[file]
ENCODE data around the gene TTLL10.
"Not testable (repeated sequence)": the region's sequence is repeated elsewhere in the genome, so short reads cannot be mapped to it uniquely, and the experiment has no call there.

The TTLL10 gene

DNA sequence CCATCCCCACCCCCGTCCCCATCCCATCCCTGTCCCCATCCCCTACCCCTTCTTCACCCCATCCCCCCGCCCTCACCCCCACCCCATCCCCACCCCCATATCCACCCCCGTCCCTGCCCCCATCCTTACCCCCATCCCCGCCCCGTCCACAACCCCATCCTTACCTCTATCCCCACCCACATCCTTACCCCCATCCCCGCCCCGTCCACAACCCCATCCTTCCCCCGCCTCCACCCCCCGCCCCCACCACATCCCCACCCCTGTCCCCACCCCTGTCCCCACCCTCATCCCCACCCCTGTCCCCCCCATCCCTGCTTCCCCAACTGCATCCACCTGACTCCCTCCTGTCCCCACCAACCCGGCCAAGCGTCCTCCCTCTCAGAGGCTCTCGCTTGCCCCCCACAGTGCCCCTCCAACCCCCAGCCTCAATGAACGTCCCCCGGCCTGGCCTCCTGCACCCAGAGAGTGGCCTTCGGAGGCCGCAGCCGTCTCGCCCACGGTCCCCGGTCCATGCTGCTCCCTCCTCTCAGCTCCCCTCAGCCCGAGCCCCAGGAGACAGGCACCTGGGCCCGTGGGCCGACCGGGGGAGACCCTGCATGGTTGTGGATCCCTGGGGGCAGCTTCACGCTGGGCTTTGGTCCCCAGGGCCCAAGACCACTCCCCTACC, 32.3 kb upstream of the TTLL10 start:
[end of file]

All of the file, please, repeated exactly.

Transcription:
ENCODE data around the gene TTLL10.
"Not testable (repeated sequence)": the region's sequence is repeated elsewhere in the genome, so short reads cannot be mapped to it uniquely, and the experiment has no call there.

The TTLL10 gene

DNA sequence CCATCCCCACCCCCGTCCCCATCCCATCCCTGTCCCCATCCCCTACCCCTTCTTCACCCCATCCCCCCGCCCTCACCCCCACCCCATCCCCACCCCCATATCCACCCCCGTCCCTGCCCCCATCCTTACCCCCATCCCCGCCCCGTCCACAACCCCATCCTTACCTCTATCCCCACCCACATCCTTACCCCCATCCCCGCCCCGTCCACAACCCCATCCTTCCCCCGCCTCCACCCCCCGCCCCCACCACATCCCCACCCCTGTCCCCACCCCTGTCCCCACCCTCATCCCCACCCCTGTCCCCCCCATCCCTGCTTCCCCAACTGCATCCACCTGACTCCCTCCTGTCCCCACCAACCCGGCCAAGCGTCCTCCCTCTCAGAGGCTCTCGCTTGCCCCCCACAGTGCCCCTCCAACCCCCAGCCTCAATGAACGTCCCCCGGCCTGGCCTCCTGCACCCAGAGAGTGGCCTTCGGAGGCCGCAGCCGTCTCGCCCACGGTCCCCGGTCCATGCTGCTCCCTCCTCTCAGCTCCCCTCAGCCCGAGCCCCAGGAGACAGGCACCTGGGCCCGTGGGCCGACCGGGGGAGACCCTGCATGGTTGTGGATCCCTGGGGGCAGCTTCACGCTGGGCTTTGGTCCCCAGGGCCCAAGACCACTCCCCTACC, 32.3 kb upstream of the TTLL10 start: